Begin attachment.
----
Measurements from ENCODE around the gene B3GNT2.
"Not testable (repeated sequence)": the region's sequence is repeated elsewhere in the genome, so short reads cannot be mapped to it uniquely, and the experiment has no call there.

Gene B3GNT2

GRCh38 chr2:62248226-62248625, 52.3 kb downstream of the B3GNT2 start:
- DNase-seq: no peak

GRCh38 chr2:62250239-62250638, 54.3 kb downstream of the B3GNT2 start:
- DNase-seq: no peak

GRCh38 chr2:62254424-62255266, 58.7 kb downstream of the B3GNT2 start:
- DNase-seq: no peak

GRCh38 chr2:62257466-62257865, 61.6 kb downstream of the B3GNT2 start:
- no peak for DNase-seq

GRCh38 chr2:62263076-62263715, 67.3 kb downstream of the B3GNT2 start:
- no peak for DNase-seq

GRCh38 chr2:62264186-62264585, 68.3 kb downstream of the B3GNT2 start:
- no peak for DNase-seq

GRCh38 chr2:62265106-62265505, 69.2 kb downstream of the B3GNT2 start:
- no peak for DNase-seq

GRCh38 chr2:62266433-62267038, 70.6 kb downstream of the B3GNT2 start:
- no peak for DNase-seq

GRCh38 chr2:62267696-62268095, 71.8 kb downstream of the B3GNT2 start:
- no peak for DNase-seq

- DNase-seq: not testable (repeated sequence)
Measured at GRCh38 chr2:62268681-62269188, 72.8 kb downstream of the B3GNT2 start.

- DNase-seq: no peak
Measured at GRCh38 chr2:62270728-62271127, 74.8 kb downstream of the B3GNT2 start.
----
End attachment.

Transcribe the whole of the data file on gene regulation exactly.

Measurements from ENCODE around the gene B3GNT2.
"Not testable (repeated sequence)": the region's sequence is repeated elsewhere in the genome, so short reads cannot be mapped to it uniquely, and the experiment has no call there.

Gene B3GNT2

GRCh38 chr2:62248226-62248625, 52.3 kb downstream of the B3GNT2 start:
- DNase-seq: no peak

GRCh38 chr2:62250239-62250638, 54.3 kb downstream of the B3GNT2 start:
- DNase-seq: no peak

GRCh38 chr2:62254424-62255266, 58.7 kb downstream of the B3GNT2 start:
- DNase-seq: no peak

GRCh38 chr2:62257466-62257865, 61.6 kb downstream of the B3GNT2 start:
- no peak for DNase-seq

GRCh38 chr2:62263076-62263715, 67.3 kb downstream of the B3GNT2 start:
- no peak for DNase-seq

GRCh38 chr2:62264186-62264585, 68.3 kb downstream of the B3GNT2 start:
- no peak for DNase-seq

GRCh38 chr2:62265106-62265505, 69.2 kb downstream of the B3GNT2 start:
- no peak for DNase-seq

GRCh38 chr2:62266433-62267038, 70.6 kb downstream of the B3GNT2 start:
- no peak for DNase-seq

GRCh38 chr2:62267696-62268095, 71.8 kb downstream of the B3GNT2 start:
- no peak for DNase-seq

- DNase-seq: not testable (repeated sequence)
Measured at GRCh38 chr2:62268681-62269188, 72.8 kb downstream of the B3GNT2 start.

- DNase-seq: no peak
Measured at GRCh38 chr2:62270728-62271127, 74.8 kb downstream of the B3GNT2 start.